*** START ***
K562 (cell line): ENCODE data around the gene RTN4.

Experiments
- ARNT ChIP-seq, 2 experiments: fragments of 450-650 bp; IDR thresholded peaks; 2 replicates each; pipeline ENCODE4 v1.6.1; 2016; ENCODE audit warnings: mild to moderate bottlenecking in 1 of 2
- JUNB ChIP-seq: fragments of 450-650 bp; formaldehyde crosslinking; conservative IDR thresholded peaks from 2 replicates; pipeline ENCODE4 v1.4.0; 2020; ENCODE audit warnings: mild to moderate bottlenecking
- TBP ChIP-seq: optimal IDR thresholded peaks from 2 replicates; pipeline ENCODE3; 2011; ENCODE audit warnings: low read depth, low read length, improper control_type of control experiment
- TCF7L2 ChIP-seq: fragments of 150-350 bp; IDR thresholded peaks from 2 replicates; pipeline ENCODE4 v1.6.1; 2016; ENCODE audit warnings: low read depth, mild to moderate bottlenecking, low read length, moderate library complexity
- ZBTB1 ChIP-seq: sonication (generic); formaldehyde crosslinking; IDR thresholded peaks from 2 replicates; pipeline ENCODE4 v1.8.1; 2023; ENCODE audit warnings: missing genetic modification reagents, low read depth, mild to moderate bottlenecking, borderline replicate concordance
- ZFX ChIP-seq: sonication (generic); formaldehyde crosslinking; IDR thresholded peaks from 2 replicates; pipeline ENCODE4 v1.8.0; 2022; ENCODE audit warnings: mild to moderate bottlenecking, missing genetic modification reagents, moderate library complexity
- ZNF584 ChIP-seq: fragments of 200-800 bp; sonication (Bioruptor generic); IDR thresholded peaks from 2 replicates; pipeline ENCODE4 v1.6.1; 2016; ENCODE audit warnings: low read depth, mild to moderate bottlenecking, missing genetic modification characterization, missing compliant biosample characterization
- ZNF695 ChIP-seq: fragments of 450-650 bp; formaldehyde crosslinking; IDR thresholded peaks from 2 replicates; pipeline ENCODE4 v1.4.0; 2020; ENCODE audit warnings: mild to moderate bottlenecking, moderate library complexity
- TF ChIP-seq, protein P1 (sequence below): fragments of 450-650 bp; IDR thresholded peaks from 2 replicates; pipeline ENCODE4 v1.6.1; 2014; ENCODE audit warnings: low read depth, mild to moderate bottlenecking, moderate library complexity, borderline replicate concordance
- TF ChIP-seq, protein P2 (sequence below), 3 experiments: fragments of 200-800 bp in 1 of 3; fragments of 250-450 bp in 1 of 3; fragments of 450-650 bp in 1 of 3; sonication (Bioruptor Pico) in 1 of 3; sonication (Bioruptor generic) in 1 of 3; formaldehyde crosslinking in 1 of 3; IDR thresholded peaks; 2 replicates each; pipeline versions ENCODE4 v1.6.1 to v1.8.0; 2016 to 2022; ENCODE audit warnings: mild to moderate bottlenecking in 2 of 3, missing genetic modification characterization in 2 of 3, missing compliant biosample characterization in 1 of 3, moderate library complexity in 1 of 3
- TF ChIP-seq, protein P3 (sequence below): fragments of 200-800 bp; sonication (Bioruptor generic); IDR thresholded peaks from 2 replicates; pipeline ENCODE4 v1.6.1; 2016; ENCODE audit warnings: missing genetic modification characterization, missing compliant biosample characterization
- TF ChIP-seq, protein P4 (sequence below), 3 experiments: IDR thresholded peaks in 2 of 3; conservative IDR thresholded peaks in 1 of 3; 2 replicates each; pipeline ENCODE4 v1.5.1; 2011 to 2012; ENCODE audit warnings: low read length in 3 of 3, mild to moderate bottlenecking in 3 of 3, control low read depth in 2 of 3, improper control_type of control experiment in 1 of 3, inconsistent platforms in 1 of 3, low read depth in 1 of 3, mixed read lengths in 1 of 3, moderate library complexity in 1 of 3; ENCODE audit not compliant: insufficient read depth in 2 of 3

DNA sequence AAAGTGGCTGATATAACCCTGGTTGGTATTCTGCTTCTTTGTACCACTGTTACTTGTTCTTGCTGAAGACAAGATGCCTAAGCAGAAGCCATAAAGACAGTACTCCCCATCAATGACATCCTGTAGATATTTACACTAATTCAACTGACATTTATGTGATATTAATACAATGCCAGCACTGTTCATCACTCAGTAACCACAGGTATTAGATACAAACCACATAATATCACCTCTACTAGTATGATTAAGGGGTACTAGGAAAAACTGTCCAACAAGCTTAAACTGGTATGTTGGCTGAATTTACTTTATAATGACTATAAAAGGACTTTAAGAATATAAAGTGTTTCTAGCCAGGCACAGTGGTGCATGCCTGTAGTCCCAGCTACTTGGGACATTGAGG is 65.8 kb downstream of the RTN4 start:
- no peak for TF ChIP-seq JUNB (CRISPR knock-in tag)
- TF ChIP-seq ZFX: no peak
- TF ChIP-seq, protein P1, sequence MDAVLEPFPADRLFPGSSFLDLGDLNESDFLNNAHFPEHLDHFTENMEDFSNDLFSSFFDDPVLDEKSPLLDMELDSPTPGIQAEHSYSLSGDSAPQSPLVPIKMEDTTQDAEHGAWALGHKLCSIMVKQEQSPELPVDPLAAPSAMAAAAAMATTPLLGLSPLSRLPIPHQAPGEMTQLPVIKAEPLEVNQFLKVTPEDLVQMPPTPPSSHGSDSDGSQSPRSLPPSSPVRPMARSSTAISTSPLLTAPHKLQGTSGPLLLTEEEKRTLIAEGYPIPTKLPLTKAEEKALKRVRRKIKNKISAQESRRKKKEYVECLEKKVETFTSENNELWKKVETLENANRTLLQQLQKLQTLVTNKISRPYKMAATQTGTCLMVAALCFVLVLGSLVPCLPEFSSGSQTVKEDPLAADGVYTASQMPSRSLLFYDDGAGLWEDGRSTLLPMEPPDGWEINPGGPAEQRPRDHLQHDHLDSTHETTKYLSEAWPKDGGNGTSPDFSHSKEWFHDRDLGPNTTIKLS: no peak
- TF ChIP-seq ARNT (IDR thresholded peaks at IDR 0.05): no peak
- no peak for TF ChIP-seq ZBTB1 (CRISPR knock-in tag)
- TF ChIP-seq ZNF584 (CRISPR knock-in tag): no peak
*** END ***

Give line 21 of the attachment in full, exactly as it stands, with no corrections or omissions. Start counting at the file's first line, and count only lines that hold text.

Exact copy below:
- TF ChIP-seq ZNF584 (CRISPR knock-in tag): no peak